There’s nothing that makes you analyse your beliefs more than having to explain them to other people.
I’m coming up against this hard fact a lot at the moment, as I’m preparing to co-facilitate a half-day workshop. It’s called “Selling yourself without selling out”. (It’s for artists of all kinds, and aims to take the cringe factor out of self-promotion.) My co-facilitator is novelist, writer and creative writing tutor Derbhile Dromey.
For one thing, just because it’s obvious to me why using social media for self-promotion is a good idea for artists, workshop attendees may not necessarily agree whole-heartedly. So I am having to peel back the layers of my assumptions on that score, and come up with a way to elucidate my reasoning.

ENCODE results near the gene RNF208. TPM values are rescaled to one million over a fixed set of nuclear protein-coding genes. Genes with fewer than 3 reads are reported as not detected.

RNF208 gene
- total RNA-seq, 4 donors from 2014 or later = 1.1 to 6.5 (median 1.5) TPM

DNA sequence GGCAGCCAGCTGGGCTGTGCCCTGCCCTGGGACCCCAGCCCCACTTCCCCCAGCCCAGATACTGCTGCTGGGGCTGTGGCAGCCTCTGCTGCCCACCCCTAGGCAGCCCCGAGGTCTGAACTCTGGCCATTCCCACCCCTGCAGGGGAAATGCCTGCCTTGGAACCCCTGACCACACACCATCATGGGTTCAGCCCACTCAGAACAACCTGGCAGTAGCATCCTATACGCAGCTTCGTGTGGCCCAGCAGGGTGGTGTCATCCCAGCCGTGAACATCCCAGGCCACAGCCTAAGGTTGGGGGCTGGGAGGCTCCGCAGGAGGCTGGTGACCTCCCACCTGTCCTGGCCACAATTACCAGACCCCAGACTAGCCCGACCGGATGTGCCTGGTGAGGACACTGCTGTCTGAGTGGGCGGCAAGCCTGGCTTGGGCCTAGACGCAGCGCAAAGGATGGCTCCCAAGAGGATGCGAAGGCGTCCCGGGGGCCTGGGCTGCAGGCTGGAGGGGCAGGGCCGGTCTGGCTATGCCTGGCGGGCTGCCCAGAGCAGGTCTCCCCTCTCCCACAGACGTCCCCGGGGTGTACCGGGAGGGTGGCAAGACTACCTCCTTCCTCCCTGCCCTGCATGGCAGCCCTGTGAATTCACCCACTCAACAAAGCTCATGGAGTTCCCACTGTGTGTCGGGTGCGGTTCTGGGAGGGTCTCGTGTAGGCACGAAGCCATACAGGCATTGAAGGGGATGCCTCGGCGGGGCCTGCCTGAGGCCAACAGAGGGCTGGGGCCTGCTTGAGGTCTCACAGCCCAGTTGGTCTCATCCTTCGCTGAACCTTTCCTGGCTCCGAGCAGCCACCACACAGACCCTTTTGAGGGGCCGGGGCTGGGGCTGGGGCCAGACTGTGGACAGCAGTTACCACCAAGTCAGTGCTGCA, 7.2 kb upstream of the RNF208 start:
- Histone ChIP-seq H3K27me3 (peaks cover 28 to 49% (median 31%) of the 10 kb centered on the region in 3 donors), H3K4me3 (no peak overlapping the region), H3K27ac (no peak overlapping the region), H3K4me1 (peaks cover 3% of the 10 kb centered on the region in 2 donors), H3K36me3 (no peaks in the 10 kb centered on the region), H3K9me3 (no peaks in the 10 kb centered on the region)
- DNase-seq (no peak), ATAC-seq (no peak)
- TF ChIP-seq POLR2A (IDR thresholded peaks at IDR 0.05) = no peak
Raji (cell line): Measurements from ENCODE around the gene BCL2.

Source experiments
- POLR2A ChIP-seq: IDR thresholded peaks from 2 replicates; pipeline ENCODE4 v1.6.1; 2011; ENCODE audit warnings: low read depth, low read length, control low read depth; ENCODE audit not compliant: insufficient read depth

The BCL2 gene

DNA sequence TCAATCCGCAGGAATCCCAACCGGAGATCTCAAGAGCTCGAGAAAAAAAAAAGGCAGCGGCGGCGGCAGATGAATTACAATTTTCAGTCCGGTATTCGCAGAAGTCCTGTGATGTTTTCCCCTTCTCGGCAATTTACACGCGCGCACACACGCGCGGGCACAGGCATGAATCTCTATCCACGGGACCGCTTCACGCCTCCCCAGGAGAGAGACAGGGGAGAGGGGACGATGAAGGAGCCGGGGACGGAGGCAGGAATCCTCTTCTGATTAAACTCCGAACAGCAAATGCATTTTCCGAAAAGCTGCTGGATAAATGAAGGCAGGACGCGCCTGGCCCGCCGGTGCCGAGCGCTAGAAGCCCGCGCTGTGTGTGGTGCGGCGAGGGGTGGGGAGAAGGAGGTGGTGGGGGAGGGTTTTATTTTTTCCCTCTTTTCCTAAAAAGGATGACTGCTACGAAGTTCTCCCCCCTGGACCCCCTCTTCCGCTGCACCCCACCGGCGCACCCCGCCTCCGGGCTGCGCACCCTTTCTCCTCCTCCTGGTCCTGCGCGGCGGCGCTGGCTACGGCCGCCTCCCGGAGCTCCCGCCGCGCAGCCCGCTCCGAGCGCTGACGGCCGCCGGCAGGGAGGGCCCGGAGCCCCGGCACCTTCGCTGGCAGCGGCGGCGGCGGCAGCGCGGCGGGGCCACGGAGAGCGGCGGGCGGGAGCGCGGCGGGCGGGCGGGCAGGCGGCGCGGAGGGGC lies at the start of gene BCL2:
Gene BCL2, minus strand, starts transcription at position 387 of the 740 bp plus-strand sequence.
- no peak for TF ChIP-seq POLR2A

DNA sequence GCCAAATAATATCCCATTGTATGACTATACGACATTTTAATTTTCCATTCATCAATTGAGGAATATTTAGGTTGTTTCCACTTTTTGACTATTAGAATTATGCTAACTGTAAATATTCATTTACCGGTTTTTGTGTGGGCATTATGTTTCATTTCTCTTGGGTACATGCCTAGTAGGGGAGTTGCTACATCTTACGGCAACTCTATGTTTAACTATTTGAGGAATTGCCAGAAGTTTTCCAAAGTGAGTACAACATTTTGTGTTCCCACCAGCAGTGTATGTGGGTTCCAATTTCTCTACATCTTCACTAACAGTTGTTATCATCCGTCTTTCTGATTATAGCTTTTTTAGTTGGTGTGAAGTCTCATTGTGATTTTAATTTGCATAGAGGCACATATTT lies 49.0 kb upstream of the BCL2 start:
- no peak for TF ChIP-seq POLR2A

For another, like any skill as you practise it more, using social media for self-promotion as an artist becomes second nature. Consequently, if I am asked “Should I create a separate Facebook page for my artistic work, or can I just use my personal account?”, I really have to scratch my head to ensure that I give a clear answer. I know what I would do, but telling someone else what they should do, and why, is a different matter.
It’s all part of the preparation work, which, like anything worthwhile, is a time-consuming task.
On the plus side, I’m hugely excited about working with Derbhile and having the opportunity to support some fellow artists with their self-promotion work in the world of social media.